The only woman among the five people charged in the wild melee with police that marred UC Davis’ Picnic Day was tossed around “like a rag doll” by an officer before she was arrested, a defense attorney asserted Tuesday.
Another plainclothes officer, the attorney said, sported a pest control work shirt that day because the officer said his job was to “exterminate pests.”
At Tuesday’s continued preliminary hearing in Yolo Superior Court for the group dubbed the “Picnic Day Five,” attorneys again focused on the chaos and confusion of the April 22 incident, which saw a violent exchange between a group of revelers and undercover Davis police officers.
The busy and contentious third day of testimony ended abruptly in the afternoon after an attorney’s family emergency brought a halt to the hearing. Testimony is scheduled to continue Wednesday.
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Earlier Tuesday, a Davis officer testified that one of the defendants appeared to reach into his waistband as if to draw a weapon in the seconds after an unmarked police van carrying three plainclothes officers drove into a large crowd gathered on Russell Avenue, triggering a melee that left several officers injured.
Elijah Williams, Alexander Craver, Iszir Price, Antwone Perry and Angelica Reyes all face charges of assault on a peace officer in the April brawl. All five say they were defending themselves, unaware the men in the van were Davis police until after blows were exchanged.
Before proceedings began Tuesday, Yolo Superior Court Judge David Rosenberg announced that Perry had fired his defense counsel and asked his case be severed from the others facing charges. Perry will face a new preliminary hearing alone with a new defense attorney. Rosenberg is expected to set a new date Wednesday.
Davis officer Joshua Helton, who interviewed Perry and Reyes after their arrests and reviewed dashcam and cellphone footage from April 22, testified that Perry had said he saw the van and heard its horn honk “belligerently” before walking up to the the vehicle, hands raised while calling out an obscenity and asking, “What’s up?”
“He was acting as an aggressor,” Helton said. “He acted like he was trying to get ready to fight.”
Helton, who was not one of the three officers in the van, said Perry later told him that he regretted the incident. “(Perry) said if he had done nothing, people probably would have gone their separate ways,” he testified.
Helton also testified that video footage appeared to show Perry reaching for his waistband during the incident. No gun was recovered, but loose bullets were found in a backpack Perry carried that day, he said.
That testimony was attacked by defense attorney Jeffrey Raven as an attempt to “associate guns, bullets and African-Americans. These are defendants with no criminal record.”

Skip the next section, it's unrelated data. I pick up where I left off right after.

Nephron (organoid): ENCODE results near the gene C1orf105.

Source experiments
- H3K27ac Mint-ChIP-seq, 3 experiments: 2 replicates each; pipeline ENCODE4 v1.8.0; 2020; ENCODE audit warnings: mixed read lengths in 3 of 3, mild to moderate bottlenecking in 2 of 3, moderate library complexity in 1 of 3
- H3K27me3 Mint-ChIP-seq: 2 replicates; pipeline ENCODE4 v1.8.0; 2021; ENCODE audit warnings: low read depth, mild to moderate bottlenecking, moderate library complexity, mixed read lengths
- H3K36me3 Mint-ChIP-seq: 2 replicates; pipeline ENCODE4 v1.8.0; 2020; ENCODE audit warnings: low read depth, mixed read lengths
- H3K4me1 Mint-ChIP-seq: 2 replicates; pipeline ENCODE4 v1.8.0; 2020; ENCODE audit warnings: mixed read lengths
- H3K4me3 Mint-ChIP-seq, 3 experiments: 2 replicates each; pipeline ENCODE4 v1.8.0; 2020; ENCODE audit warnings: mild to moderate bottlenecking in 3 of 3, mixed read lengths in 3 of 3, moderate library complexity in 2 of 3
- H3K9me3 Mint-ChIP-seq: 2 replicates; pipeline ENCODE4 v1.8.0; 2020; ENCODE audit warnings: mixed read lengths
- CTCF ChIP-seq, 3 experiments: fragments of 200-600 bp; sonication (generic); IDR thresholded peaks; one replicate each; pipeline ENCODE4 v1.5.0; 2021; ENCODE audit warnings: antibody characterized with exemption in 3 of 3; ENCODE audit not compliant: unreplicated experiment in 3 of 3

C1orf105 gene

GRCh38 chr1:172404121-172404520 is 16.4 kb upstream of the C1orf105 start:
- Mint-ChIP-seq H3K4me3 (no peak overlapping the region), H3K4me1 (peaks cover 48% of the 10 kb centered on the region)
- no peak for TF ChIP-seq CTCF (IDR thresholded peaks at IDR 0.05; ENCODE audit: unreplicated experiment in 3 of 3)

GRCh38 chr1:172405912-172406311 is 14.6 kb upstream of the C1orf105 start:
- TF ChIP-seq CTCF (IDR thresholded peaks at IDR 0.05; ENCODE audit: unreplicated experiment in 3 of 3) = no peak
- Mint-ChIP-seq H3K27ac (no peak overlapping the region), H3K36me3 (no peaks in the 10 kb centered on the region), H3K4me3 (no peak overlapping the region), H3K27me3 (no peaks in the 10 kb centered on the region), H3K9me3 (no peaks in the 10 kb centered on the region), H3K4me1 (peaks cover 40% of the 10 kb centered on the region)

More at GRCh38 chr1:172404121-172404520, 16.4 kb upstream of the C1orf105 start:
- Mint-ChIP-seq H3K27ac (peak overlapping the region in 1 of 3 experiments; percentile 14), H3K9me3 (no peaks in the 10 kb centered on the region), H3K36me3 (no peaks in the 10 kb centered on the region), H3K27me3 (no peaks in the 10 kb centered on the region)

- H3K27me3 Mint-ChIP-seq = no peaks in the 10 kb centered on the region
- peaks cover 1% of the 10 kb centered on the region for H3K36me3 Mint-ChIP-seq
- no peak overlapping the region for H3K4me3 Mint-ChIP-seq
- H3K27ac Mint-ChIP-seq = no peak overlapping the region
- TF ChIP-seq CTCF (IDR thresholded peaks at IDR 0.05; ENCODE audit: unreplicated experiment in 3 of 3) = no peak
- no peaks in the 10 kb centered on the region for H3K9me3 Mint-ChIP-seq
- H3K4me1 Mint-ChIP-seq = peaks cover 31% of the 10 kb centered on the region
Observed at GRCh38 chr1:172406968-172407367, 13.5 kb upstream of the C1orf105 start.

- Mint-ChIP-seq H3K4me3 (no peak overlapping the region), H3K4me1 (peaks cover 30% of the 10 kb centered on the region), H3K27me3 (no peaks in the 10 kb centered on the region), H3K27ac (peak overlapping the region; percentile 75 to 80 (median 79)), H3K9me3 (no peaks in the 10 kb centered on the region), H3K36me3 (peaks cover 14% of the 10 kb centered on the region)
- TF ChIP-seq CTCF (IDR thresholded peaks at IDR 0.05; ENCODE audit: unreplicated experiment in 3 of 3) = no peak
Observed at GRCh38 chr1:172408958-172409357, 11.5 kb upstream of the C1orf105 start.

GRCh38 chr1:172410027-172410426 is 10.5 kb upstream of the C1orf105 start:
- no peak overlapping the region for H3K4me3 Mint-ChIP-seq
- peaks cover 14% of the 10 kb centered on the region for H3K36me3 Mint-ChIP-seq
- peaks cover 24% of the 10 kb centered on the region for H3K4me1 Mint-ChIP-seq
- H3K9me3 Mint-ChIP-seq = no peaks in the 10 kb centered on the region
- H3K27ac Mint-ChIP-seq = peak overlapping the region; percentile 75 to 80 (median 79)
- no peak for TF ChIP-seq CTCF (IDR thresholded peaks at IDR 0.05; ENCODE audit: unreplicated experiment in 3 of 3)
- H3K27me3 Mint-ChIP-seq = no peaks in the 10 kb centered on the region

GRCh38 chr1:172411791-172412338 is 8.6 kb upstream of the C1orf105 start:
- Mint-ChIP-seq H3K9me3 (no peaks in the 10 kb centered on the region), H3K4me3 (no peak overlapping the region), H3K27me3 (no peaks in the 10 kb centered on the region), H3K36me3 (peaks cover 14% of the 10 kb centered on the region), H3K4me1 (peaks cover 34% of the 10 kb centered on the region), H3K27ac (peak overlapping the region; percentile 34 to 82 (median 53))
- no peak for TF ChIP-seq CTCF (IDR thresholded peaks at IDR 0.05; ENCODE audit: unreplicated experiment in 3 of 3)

Perry, who is black, told police the bullets were left in the backpack after an earlier trip to Mexico with the father of his girlfriend Reyes.
Prosecuting Yolo County Deputy District Attorney Ryan Couzens tersely rejected Raven’s assertion, countering that “two people saw Perry reach for his waistband.”
On cross examination, Helton testified that no other witnesses had reported seeing a gun to officers.
Defense attorneys also probed the officers’ decision to approach the crowd the way they did.
Helton testified that the officers saw a large crowd of people at Russell and College Park that spilled over into the roadway and feared a drunken driver might hurt them. The van’s driver, Davis officer Ryan Bellamy, made a U-turn and honked his horn to clear the crowd.
Bellamy said he “had done this for years” in unmarked cars at previous Picnic Day events, Helton testified.
Bellamy was clad in a blue “pest control” work shirt – a shirt defense attorney Mark Reichel said had special meaning for police working plainclothes duty.
“There’s history behind the pest control shirt,” Reichel said, addressing Helton. “Bellamy was told not to wear the shirt. He wears that shirt because he says he’s exterminating pests.”
Helton denied hearing Bellamy “ever refer to that shirt.”
Defense attorneys continued to question plainclothes officers’ conduct that April day, citing dashcam and cellphone footage that had been poured over earlier in the hearing.
One officer tossed Reyes around “like a rag doll,” Reichel said, the officer’s arm around Reyes’ neck, after Reyes appeared to kick the officer.
Reyes described the hold as a “chokehold” and a “headlock” to police. Others including Williams and Craver were grabbed by the head and neck – a common tactic, Helton explained.
“If you grab the head and body, you can control what the rest of the body does,” Helton testified.
Couzens said Tuesday the three Davis officers aboard the unmarked van will testify at the preliminary hearing.